Man brandishing assault rifle is shot by Baltimore police

August 29, 2010|By Nick Madigan, The Baltimore Sun

A man who brandished an assault rifle at Baltimore police officers early Sunday did not obey a command to drop it and was shot numerous times, a spokesman for the department said.

James Montez Lucas, 30, was on life support at Maryland Shock Trauma Center after surgery, Anthony Guglielmi said. The officer who shot Lucas is a three-year veteran of the force. As is customary in such cases, the officer's name is being temporarily withheld, and he has been placed on administrative leave during an investigation into the incident.

Lucas' relatives were pressing authorities to be allowed to visit him at Shock Trauma, although police protocol generally forbids such visits.

"It's not a medical reason — it's a police reason," said Denise Dixon, Lucas' maternal aunt. "I understand protocol. I understand chain of command, and the need for regulations and laws. But do police regulations and protocol outweigh a mother's right to see her son for what's possibly the last time?"

Donny Moses, a police spokesman, said detectives in charge of the case could make allowances for Lucas' family if they so choose. But as of Sunday afternoon, no one but officers and medical personnel was allowed to see him.

"Unfortunately, he was involved in a crime." Moses said. "He's in police custody. Just like you can't walk into a jail. … It's the same difference."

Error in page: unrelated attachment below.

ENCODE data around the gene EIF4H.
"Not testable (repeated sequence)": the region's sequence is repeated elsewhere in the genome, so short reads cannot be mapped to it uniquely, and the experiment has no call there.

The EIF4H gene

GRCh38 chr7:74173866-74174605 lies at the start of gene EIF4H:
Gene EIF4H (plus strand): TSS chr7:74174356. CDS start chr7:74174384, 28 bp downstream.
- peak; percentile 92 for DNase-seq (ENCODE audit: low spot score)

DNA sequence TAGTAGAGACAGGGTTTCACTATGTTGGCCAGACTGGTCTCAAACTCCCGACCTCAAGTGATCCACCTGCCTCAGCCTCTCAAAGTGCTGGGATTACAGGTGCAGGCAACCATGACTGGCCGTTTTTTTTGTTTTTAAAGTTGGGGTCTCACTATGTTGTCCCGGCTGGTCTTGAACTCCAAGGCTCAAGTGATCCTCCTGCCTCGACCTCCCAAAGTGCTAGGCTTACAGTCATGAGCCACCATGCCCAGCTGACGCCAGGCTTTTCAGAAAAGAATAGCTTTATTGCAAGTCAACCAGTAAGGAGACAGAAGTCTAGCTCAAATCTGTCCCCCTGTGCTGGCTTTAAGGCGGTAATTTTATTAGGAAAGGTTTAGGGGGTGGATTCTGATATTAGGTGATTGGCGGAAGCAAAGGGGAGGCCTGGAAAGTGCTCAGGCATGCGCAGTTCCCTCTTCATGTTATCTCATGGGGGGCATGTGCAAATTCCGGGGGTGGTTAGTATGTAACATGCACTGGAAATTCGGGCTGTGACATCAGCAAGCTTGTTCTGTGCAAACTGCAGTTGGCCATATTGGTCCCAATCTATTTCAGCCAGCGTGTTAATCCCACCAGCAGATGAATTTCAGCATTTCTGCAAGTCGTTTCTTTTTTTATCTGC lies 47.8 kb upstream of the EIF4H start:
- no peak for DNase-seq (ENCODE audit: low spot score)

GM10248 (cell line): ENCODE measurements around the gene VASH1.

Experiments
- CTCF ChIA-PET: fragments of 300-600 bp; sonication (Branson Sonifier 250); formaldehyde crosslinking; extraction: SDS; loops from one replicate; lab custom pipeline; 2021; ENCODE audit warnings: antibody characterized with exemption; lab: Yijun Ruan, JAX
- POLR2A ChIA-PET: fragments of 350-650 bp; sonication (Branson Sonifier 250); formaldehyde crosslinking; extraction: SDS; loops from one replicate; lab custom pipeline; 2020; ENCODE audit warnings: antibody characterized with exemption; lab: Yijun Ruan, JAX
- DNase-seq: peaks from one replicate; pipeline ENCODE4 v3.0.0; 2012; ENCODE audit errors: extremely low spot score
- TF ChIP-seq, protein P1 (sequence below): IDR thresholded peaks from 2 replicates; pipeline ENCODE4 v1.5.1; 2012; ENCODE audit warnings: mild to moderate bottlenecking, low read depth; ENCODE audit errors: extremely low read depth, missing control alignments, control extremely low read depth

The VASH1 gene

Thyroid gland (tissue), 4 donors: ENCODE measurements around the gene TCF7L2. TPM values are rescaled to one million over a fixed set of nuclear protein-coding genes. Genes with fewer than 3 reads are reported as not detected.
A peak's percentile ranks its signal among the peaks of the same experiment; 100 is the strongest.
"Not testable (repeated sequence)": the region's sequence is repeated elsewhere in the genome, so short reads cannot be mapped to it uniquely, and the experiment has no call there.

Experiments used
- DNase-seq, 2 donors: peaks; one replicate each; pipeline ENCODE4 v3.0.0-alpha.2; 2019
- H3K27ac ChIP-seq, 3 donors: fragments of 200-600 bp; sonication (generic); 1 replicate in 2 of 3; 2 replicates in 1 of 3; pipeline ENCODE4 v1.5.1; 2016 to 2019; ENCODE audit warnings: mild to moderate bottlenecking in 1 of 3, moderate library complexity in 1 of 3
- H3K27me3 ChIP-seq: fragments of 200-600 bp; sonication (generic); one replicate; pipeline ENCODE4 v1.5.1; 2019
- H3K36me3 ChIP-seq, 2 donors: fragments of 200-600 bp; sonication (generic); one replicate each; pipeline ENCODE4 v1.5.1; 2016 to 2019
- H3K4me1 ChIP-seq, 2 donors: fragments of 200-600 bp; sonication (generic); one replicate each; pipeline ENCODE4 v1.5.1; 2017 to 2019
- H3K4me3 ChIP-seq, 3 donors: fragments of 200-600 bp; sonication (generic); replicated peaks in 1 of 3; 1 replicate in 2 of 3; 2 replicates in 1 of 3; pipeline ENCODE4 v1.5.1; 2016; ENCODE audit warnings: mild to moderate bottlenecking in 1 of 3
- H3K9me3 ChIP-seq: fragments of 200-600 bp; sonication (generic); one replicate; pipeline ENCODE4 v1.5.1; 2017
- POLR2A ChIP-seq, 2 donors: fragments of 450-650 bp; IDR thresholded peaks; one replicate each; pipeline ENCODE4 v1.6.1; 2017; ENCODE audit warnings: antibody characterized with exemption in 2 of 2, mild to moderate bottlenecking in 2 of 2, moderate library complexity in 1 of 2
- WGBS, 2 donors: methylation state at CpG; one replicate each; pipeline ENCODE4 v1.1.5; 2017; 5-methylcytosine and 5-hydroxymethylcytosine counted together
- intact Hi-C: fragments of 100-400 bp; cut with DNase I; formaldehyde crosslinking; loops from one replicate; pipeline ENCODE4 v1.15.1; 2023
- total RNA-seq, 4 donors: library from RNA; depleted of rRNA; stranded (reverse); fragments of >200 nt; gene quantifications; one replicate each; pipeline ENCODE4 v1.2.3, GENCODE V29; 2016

Police had been dispatched to the area south of Gwynns Falls Park in West Baltimore about 2:30 a.m. after a report of a home invasion. A pair of officers spotted two men standing next to a car near the intersection of North Augusta Avenue and Rokeby Road and, as they approached to question them, it became clear that one was holding a silver handgun, Guglielmi said.

The man with the handgun, identified later as 26-year-old Steven Antwon Grant, ran off and was pursued on foot by one of the officers. The other man, Lucas, then produced a .22-caliber assault rifle, Guglielmi said. Ordered to drop it, he did not comply and was shot several times. Lucas did not discharge his weapon, and the officer who fired at him was uninjured.

Grant eluded the pursuing officer but was arrested later by other officers several blocks away at his home. Guglielmi said Grant is being treated as an accomplice and is to be charged with assault on police and resisting arrest. Officers were unable to find the handgun he had been seen holding.

Grant's criminal record shows charges involving handgun violations in 2001 and 2005 and drug offenses in 2005, 2008 and last year.

Lucas has faced more than a dozen charges dating to 1998, including unauthorized use of a weapon, hindering, disorderly conduct, theft, domestic abuse and drug violations.

The two men were friends and lived a few blocks apart, according to relatives of Lucas. On Sunday afternoon, Dixon sat in the living room of the home her nephew shared with his mother and stepfather — three blocks south of where the shooting occurred — and acknowledged that he had gone through some "problems" with the law.

"He had his issues, but he had a lot going for him," Dixon said, noting that Lucas had a job in a warehouse and a 9-month-old daughter, Honesty, whom everyone calls Lily. "We're finding all this very hard to believe. We're a religious family, and we've had a lot of trials and tribulations."

Baltimore Sun reporter Tricia Bishop contributed to this article.

nick.madigan@baltsun.com

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